Japanese company time-travels back to 2004 for project
June 30, 2009 by Dave Haynes
From Japan comes extensive word about a project that sticks 12 42 inch LCDs sorta together and hopes buyers don’t notice it is wildly over-priced and doesn’t look so hot. Nonetheless, the proponents think they’ll be selling them pretty much as fast as they can be made.
Dai Nippon Printing Co Ltd (DNP) will release the “Tall Vision,” digital signage equipment that uses 12 42-inch LCD panels to show advertisements and other information, in August 2009.
DNP will set up the equipment at JR Sendai Station in Miyagi Prefecture, Japan, and conduct a verification test from July 17, 2009.
The Tall Vision consists of six units of displays, each of which is composed of two 42-inch LCD panels. Its total width is 360cm, and its height is 198cm including the tip-resistant pedestal (6cm).
The 12 panels can be used as either one large display, two vertically-arranged displays or six horizontally-arranged displays. According to DNP, the Tall Vision is less expensive than a single-screen display of the same size.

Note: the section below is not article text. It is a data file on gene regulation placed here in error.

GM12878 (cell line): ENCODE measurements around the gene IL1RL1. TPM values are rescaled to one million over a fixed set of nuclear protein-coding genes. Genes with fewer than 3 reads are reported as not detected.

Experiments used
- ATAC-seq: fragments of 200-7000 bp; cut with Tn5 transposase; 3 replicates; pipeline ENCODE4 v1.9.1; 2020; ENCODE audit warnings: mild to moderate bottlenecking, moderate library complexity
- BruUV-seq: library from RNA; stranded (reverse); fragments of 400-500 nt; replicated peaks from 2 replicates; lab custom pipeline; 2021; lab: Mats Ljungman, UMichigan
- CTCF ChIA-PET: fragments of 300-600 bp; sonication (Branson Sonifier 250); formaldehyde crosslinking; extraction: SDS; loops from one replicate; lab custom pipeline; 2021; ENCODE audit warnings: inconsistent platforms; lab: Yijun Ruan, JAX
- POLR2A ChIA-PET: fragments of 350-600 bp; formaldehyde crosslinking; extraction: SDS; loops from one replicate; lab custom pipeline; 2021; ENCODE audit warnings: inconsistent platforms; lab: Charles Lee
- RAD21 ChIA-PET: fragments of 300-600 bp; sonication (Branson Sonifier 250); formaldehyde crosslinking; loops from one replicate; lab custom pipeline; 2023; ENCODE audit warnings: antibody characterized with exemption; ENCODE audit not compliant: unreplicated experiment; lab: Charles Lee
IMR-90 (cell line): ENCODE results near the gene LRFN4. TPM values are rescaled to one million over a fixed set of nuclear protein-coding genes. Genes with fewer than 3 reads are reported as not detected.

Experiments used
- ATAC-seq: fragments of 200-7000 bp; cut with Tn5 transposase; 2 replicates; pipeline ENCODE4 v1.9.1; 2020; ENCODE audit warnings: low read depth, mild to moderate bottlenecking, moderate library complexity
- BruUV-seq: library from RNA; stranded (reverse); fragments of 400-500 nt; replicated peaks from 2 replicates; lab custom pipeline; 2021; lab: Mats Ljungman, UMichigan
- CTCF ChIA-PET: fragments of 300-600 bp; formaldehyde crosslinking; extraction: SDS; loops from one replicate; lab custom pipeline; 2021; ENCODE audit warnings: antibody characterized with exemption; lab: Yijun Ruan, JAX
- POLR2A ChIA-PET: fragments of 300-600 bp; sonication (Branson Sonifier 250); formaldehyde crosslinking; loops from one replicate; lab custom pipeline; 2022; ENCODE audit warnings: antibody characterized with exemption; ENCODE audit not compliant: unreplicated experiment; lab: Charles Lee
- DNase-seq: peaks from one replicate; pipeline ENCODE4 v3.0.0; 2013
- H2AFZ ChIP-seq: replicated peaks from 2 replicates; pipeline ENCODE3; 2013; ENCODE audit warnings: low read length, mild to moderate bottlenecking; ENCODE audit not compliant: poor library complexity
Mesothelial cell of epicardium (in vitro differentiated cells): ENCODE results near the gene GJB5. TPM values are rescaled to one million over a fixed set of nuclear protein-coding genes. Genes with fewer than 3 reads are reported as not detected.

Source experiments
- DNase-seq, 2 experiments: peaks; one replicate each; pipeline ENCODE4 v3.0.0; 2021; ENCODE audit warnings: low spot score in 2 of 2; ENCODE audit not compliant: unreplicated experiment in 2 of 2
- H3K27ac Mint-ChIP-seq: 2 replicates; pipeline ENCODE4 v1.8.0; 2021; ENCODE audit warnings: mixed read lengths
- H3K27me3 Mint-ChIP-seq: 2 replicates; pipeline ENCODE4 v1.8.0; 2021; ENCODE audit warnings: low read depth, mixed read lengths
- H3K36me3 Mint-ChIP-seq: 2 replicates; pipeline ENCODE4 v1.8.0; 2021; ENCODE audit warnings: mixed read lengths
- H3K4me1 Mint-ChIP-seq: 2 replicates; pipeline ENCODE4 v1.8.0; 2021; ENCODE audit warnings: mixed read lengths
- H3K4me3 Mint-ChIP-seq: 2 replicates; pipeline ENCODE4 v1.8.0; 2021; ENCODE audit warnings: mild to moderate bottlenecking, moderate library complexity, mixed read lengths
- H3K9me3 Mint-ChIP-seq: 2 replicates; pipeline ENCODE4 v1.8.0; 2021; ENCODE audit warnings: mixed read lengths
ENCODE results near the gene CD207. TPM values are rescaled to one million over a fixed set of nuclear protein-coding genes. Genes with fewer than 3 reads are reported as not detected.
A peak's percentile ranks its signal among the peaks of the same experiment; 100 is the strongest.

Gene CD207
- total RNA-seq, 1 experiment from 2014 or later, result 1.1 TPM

If the signage equipment is purchased, the initial cost is about ¥8 million (approx US$84,000) excluding contents to display. Also, DNP is considering leasing the equipment. The company expects sales of ¥1 billion from the Tall Vision and related products in fiscal 2010.
So that means the 42-inch units cost about $7,000 US each, which last time I checked was just a wee bit high, particularly when the things don’t have to travel a very big ocean to get to buyers. I can get a pretty nice one up here in my socialist paradise for about $1,300. These ones are also big, fat-bezeled things that aren’t even stuck all that close together. This in a business that has Samsung screens out there with micro-thin bezels and some plasmas with pretty much none.
It’s like someone did up this press story in 2004 and forgot to hand it in until now. I think we all get so accustomed to cool stuff coming from Japan and forget there are knuckleheads pretty much everywhere.